In Nonzero: The Logic of Human Destiny, science writer Robert Wright argues that cultural evolution leads mankind to higher and higher levels of complexity, just as biological evolution does. Complexity is defined as, or perhaps attained through, an accumulation of situations in which cooperation produces gains for all parties involved, as in the positive-sum outcomes of what game theorists call “non-zero-sum games.” What one player gains is not at the expense of the other players. Biologically and sociologically, evolution is a win-win phenomenon.

Wright has little to say about the nature of game theory and other models of social complexity. Invented by John von Neumann, Oskar Morgenstern, and John Nash in the first half of the twentieth century, game theory was to revolutionize evolutionary biology and the social sciences. Its influence on economics and, more generally, on the rational-choice approach to human behavior is documented in a recent article by Roger B. Myerson (“Nash Equilibrium and the History of Economic Theory,” Journal of Economic Literature 37 [September 1999]: 1067–82). Game theory is now used in simulating social rules and evolution, as Robert Axelrod’s pioneering work The Evolution of Cooperation (New York: Basic, 1984) illustrates.

As a modeling tool for studying biological or social evolution, game theory is related to complexity theory and nonlinear dynamics. Complex social phenomena evolve from the behavior of individuals following local rules (see Sreekala Kochugovindan and Nicolaas J. Vriend, “Is the Study of Complex Adaptive Systems Going to Solve the Mystery of Adam Smith’s ‘Invisible Hand’?” Independent Review 3 [summer 1998]: 53–66). In the 1980s, Craig Reynolds’s famous “boids” gave this idea one kind of mathematical formulation. By following three simple rules of conduct related to their local environment (distance from, position, and direction of nearby boids), Reynolds’s computer creatures, without any central direction, closely simulated a flock of birds. Lacking the apparatus of mathematical simulation, Friedrich A. Hayek had anticipated Reynolds’s boids: he noted the “arrow formation of migrating wild geese” as an instance “in which presumably it is not an awareness of the overall pattern by the individual but some rules of how to respond to the immediate environment which co-ordinate the actions of the several individuals” (“Notes on the Evolution of Systems of Rules of Conduct,” in F.A. Hayek, Studies in Philosophy, Politics and Economics [London: Routledge and Kegan Paul, 1967], p. 69).

Which brings us back to Nonzero, where Robert Wright does once mention Hayek as “one of the first economists to view an economy as an information processing system” and “a hero of libertarians” (p. 199). The latter characterization is not strictly true, as the more radical libertarians find Hayek too conservative. But perhaps they should revise their opinions, given Hayek’s major contributions to the understanding of society as a complex evolving system in which central authority can do more harm than good. As we shall see, Wright also should have read Hayek more carefully.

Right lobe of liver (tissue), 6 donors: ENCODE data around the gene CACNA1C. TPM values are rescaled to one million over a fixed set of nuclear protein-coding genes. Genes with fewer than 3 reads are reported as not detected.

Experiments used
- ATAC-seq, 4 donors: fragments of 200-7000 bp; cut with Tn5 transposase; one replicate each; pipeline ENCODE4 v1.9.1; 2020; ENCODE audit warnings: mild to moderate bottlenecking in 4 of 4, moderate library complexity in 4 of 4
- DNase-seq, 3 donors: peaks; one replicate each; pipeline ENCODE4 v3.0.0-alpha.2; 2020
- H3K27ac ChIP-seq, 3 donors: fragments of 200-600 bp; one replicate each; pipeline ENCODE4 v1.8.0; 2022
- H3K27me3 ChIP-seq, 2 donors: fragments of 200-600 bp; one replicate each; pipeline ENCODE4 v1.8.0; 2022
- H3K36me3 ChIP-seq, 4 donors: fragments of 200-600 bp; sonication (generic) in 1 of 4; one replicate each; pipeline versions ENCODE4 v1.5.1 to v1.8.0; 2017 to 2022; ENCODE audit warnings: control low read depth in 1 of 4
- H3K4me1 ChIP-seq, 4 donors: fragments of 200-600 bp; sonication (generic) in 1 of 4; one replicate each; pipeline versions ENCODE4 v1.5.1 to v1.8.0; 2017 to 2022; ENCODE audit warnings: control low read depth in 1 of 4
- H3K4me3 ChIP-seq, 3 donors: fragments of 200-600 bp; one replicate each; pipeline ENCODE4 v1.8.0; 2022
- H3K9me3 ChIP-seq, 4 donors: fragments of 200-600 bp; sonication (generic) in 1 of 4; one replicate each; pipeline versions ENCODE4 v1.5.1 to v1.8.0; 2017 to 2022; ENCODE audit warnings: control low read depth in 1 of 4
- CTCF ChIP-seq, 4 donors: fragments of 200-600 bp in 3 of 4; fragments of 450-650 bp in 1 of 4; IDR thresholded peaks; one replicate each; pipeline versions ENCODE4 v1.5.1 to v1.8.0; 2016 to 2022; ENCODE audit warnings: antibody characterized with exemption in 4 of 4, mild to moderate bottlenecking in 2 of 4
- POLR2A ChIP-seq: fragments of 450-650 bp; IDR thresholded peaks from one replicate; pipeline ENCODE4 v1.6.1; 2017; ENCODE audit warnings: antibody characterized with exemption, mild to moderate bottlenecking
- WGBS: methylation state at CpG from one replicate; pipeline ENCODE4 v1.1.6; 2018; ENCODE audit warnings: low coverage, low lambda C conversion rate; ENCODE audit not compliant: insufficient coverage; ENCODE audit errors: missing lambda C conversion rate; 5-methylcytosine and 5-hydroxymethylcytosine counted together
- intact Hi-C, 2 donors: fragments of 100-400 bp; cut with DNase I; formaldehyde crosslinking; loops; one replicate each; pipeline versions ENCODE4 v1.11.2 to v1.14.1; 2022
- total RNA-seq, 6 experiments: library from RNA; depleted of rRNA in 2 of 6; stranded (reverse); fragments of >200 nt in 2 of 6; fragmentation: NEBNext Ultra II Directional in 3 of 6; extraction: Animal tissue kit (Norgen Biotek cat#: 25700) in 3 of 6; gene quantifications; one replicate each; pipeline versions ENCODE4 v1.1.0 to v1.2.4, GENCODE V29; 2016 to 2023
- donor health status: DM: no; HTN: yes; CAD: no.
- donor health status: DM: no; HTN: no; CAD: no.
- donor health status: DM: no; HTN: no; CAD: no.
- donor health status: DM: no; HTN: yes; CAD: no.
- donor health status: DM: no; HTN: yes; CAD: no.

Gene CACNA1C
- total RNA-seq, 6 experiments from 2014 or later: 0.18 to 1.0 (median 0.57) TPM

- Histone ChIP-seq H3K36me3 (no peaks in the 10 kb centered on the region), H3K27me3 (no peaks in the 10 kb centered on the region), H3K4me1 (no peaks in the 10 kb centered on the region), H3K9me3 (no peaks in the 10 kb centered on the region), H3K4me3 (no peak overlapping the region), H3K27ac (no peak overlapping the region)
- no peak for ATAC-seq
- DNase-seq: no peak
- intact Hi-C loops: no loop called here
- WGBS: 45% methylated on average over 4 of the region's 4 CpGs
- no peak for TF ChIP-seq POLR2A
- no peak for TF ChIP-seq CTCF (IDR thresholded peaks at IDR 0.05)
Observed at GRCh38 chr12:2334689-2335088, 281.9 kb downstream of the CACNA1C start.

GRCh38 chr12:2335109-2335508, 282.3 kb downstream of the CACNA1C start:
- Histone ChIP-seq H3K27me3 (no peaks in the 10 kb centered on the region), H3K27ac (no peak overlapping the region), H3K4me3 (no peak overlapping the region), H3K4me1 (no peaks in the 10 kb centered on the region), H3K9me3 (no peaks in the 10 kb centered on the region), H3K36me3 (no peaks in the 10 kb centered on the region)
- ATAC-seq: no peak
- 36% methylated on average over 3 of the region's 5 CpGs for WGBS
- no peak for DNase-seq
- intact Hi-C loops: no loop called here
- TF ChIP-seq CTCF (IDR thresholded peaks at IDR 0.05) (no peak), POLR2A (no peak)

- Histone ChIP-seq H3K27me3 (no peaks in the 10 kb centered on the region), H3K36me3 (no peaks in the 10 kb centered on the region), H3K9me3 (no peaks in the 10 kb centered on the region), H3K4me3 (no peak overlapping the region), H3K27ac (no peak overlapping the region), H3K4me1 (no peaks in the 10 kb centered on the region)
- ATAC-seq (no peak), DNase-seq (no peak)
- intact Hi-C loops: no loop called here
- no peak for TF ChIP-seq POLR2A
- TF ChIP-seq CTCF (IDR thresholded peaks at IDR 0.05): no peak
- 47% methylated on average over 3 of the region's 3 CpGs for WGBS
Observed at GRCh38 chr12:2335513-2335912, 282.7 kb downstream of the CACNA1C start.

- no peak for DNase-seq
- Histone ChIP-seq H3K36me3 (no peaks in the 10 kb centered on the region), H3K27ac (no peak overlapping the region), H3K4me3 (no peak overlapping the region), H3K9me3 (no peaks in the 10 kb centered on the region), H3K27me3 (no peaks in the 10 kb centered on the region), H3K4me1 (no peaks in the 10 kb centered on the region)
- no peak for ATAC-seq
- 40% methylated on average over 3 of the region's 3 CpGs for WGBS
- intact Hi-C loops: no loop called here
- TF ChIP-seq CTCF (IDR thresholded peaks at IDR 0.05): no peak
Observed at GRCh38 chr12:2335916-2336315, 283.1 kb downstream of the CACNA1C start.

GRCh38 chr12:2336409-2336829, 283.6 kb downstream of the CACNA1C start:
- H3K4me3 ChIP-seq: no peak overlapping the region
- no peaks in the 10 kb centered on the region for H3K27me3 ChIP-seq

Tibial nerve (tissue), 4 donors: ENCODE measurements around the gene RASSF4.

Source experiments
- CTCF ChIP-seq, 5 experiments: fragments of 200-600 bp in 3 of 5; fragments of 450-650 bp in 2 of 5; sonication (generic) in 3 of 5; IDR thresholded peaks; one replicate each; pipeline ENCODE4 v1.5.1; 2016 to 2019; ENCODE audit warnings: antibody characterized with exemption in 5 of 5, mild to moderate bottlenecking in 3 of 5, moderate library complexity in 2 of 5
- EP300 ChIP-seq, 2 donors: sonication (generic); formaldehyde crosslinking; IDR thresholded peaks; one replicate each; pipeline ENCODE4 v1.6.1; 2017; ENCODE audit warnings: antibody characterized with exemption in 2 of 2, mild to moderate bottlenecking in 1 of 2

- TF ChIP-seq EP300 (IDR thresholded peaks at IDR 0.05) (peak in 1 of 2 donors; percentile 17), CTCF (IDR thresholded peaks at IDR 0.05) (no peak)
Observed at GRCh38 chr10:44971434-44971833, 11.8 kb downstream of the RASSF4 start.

In fields such as ethnology and evolutionary biology, Wright demonstrates a vast erudition. He tells how, from the first groups of hunter-gatherers through chiefdoms and up to societies with centralized political power (a state), social complexity has progressed. Growing population, higher capital investment, more extensive division of labor, and increased trade have generated stronger positive feedbacks. Political leaders help “not because they are public-spirited, but because neglecting the public welfare can diminish their own welfare” (p. 85). Wright correctly stresses the necessity that political power be decentralized and allow for the messiness that characterizes an innovative society.

History has a direction, argues Wright, and the growth of social complexity was inevitable. Whether this claim is true or not—a complex question, indeed—Wright makes many interesting points in this regard. Barbarian invasions contributed to complexity by breaking central rule and social rigidities, destroying empires, and creating new cultural experiments. From writing to printing, information technologies have worked for economic freedom against kings and priests. More recently, social complexity has received a boost from the new information revolution, which has greatly decreased the cost of communications. Wright argues that “advances in information technology are making Stalinist economics less tenable” (p. 199). But wait: it depends on what he means by “Stalinist.”

There is another way to read Nonzero. It starts with a recognition of political correctness and naïveté, which builds up as one proceeds through the argument. For example, the author reminds us that it might have been a woman who invented the rabbit net many thousands of years ago (“his or her,” p. 26), and he remarks on the “insane” people who “mistake dark-colored helicopters for attack aircraft sent by the United Nations” (p. 210) Perhaps it is true that the advent of chiefdoms and the rise of the state did help to lower the barriers of communications and trust and thus lead to greater complexity. Yet, in Wright’s perspective, blood-stained statehood is not only a historical threshold but a nursery of ethics to be emulated eternally.

Not only does the book fail to heed the public choice warning against glorifying political and bureaucratic processes, but it often peddles bad economics, such as the idea that wage increases could be mandated in poor countries without much threat to employment. If Wright had a good grasp of simple economic constructs such as the contract curve, which explains why free exchange is generally in the interest of both parties, perhaps he could have dispensed with the game-theory metaphor altogether and hence have avoided many economic errors.